The Importance of Building Strength
Building strength is important for everyone. Especially if your goal is to look and feel better.
But hey, I’m a little biased. I admit it.
There’s a reason I’ve been a Certified Strength and Conditioning Specialist for over 10 years. Building strength is the base of every exercise program I create with my personal and small group training clients. It’s because resistance training is both time efficient and extremely effective.
If you’re going to spend your limited time working out or spend your hard earned money on a gym membership don’t you want the best results for your investment?
Of course you do. You want the biggest bang for your buck.
You want resistance training.
Why resistance training?
Resistance training is crucial element to moving better, feeling stronger and looking younger. The outcome of resistance training is bigger, stronger and faster muscles. Those bulging muscles not only help you look great but they also make you feel strong, confident and provide you the ability to function at higher levels, even if it’s only in your daily activities.
Here’s the kicker. Without resistance training, your muscles will atrophy by becoming smaller and weaker. If your training program isn’t focused on building muscle, chances are you’re likely losing it.
And if you are 30 years old or older, you are definitely losing muscle, unless you are training hard to build it. Beginning in our 30’s, muscle mass is slowly lost every decade which decreases our strength, energy and metabolism. That’s the bad news.
The good news, any one can start a resistance training program, no matter the age, the body type, or the experience. It doesn’t matter. With so many different types of resistance training programs and exercises available, you’re bound to find one that fits your current fitness level. And when you do, you’ll not only hold off muscle atrophy as you age, you’ll gain a host of other benefits too.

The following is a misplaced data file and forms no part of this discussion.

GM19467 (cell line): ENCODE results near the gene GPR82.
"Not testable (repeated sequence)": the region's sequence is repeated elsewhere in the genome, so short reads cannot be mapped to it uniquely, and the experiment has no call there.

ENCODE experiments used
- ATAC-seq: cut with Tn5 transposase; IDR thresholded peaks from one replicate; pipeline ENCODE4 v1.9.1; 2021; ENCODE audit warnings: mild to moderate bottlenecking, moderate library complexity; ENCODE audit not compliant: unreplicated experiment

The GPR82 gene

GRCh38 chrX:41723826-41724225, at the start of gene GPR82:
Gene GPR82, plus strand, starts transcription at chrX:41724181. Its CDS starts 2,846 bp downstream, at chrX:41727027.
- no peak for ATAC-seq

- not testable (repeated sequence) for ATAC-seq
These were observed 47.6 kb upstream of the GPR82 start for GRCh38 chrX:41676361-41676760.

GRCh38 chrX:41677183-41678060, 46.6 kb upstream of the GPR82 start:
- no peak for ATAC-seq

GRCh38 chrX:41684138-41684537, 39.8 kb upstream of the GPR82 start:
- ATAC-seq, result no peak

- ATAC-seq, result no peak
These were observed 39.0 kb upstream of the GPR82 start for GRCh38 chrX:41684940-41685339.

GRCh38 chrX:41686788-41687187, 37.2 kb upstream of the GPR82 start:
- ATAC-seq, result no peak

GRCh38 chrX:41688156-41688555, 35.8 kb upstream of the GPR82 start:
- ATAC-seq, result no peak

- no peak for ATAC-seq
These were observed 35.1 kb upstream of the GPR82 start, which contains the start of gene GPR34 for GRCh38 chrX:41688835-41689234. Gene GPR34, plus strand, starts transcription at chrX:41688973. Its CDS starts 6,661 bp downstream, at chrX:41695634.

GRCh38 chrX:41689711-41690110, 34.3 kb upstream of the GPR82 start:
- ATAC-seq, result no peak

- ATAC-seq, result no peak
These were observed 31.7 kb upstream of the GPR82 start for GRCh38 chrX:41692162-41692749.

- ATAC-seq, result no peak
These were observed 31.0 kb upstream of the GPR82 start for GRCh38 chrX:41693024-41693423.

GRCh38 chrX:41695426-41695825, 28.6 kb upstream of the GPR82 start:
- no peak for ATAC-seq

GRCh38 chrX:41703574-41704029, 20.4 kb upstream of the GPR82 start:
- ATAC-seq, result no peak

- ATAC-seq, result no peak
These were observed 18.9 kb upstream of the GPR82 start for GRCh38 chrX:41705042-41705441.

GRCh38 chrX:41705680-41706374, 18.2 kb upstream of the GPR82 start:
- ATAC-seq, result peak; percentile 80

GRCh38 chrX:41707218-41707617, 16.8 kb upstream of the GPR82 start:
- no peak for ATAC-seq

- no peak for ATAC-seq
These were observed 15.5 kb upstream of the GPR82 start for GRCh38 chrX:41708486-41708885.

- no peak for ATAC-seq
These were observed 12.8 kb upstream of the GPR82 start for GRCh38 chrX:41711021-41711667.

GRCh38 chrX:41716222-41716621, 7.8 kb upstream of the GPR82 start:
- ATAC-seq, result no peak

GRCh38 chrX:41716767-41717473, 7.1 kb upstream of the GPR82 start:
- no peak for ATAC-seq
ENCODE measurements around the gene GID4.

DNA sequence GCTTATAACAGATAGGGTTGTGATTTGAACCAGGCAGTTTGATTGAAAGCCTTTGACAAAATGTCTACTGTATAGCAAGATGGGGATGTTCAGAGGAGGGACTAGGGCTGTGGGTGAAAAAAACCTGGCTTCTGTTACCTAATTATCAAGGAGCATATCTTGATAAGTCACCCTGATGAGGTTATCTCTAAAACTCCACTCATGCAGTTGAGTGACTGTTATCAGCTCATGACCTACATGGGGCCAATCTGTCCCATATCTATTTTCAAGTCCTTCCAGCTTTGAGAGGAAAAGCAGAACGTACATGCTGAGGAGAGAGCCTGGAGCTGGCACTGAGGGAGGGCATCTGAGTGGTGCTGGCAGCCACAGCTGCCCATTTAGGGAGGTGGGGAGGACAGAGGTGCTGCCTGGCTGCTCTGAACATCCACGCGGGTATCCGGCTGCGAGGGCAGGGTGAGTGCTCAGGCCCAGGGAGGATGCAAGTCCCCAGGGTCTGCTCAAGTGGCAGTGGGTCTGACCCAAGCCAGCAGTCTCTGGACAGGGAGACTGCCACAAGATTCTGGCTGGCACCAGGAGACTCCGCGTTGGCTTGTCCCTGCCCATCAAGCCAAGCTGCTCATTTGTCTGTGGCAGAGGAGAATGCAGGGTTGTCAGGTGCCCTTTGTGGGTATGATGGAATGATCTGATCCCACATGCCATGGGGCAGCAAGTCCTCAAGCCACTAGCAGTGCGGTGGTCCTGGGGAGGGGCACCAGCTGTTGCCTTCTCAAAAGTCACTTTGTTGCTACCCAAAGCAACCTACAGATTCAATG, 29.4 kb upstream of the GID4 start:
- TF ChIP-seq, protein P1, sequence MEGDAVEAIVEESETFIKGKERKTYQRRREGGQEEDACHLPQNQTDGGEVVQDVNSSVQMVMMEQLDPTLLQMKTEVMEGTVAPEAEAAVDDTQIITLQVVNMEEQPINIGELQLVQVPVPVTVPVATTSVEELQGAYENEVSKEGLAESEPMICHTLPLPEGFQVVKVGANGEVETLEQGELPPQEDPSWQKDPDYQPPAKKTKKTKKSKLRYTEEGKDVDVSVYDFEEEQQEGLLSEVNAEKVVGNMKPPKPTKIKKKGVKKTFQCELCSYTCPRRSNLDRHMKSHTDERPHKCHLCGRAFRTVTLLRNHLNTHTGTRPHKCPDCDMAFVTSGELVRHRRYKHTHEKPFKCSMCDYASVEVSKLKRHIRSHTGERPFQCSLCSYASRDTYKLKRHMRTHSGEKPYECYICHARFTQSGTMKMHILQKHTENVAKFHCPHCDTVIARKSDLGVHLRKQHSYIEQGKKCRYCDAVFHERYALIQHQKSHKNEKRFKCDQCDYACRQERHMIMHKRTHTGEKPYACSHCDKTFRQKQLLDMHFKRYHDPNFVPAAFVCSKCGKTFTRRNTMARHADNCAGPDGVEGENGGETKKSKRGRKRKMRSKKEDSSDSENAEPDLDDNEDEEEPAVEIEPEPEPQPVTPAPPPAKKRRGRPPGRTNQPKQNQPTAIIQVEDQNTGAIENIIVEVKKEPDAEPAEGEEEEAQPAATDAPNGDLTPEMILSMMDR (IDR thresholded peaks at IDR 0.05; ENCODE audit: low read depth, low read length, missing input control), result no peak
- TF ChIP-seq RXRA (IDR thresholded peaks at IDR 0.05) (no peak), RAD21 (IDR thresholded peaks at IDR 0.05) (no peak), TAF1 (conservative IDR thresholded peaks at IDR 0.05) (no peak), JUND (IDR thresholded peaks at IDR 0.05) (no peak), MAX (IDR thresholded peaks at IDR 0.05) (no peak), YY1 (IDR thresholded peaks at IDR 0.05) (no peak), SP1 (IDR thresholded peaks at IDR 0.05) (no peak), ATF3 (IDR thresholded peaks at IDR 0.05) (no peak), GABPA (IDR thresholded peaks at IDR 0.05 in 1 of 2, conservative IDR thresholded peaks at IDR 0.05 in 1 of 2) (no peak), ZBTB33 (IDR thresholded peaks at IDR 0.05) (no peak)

Here are few of the benefits of resistance training:
• Prevents muscle loss and begins the muscle building process.
• Makes daily activities easier.
• Increases muscle strength.
• Creates greater bone density.
• Improves balance and coordination.
• Builds muscles which will burn more calories, even while resting.
• Increases your metabolism.
• Decreases blood sugar. Muscles use sugar to perform their job. This helps to balance and maintain healthy sugar levels.
• Improves your aerobic capacity.
• Enhances your athletic ability.
• Raises your energy level. The more strength you have the less effort you exert and the more energy you’ll have available.
• Increases protection against falls and fractures.
• Burns more calories after exercise than you would with cardio training.
These are some of the important physical benefits of resistance. As if this wasn’t enough to make you want to go out and lift some iron, there’s more.
Here’s a few non-physical benefits of resistance training:
1. Improved confidence. Resistance training builds strength and muscles. With improved strength gives you the confidence to participate in the activities that mean so much to you.
2. Resilience. Over time resistance training builds resilience by conditioning your body and mind to work hard and push your limits over and over again.
3. Bouncing back after failure. The challenge of lifting a weight you couldn’t imagine lifting a few months ago is real. You learn to give your all without hesitation and you may not succeed. Through resistance training, you learn that even though you’ve failed today you’ll be back to try it again tomorrow. You’ll go back to your training program and within a few months, you’ll manage to succeed where you have previously failed.
So if you’re thinking of starting an exercise program or you don’t feel like your building the athletic, strong body and mind that you want, start a resistance training program today. Place the emphasis where it should be, where you’re going to net the biggest return for your time and effort.
Start building up your strength with resistance training today.
If you have more questions please feel free to give me a call (719) 640-0141 or write me a quick email firstname.lastname@example.org. I’ll be happy to help out in anyway that I can.
Move Well, Live Better
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